Hiking and Rattlesnakes: What You Need to Know


Hiking and Rattlesnakes:  What You Need to Know

As temperatures start to get warmer in the springtime, cold-blooded creatures become more active.  Snakes are no different, and believe it or not, people are more-likely to encounter rattlers in the spring than during any other time of the year.  The good news is that the chances of being bitten by a rattlesnake are a lot less than most people think, that is unless the otherwise skittish snakes feel provoked or threatened.

 

Dress for the Occasion

If you plan on hiking or camping in rattlesnake country, wearing jeans, boots and thick socks that go up your calves will provide an important layer of protection.  Fangs will have less of a chance of penetrating through the material and into your skin. If they do, chances are that the amount of venom as well as the the risk of infection can be reduced as well.  Remember that most snake bites occur on the lower legs and feet, and most unfortunate encounters occur when people are not careful as they walk.

 

Safe Walking

The second-most important thing you can do is to walk on well-traveled paths and trails or over areas that do not have a lot of debris or brush on the ground.  Rattlesnakes use them for cover, and it is often very difficult to see a rattlesnake from a distance as their colors tend to blend in well with their surroundings. 

If you are going to be walking through a lot of dried brush, piles of rocks or debris, take a long walking stick with you.  You can use it to test or clear brush ahead of you as well as to startle any snakes that may be hiding beneath.  The trick is to startle them from a distance so they have room to slither away, and the long stick helps to put some space between you and a potential attack.  There is also a good chance that the rattlesnake will attack the end of the stick as opposed to rushing toward you.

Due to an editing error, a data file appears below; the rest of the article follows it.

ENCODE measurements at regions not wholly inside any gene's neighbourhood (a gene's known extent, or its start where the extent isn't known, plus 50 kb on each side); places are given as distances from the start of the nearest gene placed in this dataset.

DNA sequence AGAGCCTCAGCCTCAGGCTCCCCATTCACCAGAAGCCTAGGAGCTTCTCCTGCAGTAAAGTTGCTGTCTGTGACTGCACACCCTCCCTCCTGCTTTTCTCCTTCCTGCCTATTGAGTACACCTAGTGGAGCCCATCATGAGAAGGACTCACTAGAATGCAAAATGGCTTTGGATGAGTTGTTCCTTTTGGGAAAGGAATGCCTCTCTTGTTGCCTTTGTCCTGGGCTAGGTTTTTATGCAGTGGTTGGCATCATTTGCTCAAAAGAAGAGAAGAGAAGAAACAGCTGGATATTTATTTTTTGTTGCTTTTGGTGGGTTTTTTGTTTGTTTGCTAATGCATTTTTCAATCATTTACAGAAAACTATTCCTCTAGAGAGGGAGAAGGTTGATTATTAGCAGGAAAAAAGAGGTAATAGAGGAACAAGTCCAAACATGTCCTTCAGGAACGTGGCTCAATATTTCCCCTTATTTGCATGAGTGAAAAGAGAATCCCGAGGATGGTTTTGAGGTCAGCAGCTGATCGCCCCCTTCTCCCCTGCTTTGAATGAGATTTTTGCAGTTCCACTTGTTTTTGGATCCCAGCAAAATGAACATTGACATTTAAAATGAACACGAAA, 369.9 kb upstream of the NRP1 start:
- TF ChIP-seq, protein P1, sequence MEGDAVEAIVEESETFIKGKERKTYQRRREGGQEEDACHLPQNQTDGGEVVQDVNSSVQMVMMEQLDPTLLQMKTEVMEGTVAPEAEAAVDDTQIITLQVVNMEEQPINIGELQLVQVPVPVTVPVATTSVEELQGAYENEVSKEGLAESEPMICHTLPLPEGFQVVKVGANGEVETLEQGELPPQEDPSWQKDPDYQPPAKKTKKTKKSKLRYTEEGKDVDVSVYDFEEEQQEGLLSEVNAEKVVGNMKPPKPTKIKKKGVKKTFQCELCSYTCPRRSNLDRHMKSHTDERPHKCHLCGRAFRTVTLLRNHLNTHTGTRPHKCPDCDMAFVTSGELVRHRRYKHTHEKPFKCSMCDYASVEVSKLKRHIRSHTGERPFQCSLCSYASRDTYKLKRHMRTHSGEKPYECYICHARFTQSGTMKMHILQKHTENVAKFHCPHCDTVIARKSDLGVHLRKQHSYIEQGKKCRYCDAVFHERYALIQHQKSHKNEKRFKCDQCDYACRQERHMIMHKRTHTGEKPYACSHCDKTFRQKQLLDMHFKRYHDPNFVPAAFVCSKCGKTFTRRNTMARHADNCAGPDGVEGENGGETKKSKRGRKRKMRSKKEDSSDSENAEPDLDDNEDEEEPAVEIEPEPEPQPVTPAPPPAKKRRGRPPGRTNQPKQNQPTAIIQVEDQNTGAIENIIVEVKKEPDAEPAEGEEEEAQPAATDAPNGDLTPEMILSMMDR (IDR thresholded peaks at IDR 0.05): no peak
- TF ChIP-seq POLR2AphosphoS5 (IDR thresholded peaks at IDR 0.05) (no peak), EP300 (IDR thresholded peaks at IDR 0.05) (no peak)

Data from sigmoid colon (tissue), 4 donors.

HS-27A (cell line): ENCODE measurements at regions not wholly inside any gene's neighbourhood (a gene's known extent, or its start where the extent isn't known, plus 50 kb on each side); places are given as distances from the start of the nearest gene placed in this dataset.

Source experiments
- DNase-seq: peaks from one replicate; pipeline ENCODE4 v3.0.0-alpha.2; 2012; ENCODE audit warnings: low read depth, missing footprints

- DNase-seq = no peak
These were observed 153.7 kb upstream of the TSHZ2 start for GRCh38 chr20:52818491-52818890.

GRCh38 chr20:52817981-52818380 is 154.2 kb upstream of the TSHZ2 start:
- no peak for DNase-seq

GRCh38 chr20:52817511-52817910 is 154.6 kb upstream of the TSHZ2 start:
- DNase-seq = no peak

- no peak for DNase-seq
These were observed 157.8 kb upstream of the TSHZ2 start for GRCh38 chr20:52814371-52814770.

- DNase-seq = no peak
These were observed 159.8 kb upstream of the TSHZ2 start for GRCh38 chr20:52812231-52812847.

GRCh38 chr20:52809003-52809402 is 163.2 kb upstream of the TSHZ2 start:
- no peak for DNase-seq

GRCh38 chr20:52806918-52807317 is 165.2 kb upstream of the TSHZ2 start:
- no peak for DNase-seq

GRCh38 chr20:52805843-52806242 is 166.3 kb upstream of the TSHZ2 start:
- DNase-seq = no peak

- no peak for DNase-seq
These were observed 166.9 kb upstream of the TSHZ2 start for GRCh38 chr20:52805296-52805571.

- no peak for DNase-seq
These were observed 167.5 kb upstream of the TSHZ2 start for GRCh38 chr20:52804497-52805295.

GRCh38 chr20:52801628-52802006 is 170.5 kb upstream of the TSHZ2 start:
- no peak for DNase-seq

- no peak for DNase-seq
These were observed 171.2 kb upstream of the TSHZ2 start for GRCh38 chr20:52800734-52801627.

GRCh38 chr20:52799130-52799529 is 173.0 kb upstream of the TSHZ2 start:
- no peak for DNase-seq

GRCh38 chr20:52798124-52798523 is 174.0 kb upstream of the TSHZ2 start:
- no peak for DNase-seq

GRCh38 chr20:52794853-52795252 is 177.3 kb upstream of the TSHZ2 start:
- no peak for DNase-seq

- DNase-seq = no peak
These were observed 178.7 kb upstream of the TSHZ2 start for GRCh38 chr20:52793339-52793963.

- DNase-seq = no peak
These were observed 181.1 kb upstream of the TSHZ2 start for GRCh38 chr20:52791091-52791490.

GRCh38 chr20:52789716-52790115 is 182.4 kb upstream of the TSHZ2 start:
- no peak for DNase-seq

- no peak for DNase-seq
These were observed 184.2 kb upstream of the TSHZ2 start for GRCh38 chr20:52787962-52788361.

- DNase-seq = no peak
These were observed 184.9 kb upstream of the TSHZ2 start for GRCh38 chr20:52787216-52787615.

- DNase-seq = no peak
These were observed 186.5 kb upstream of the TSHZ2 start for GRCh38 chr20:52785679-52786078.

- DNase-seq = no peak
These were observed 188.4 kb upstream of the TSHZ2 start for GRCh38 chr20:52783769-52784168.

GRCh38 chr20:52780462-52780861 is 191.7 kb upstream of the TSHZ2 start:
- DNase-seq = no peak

Listen and Stop

It's also important that you are listening for that distinctive rattle that the snakes use to ward off potential predators. While they tend to prefer to warning instead of striking, they won't hesitate to bite a perceived threat, and they can strike at lightning-fast speed.  Consequently, make sure that you're listening as you walk, and stop immediately if you hear a rattle or suspect that a rattlesnake is nearby.

This will give you and the snake time to stop and think about the situation.  It gives you time to hone in on its location and back away and around the snake in order to give it a wide berth.  Doing so also calms the snake and shows that you are not a threat. 

Finally, scout your site before setting up your tent or camping hammock to make sure that you're not in a snake-friendly location.  The last thing you want is to wake up, step outside and encounter a startled snake. 

While these are not sure-fire guarantees that you won't get bitten, taking these steps can reduce the chances of encountering problems.  If you plan on hiking or camping in rattlesnake country, make sure that you learn all you can about how to protect yourself, as well as what to do if bitten.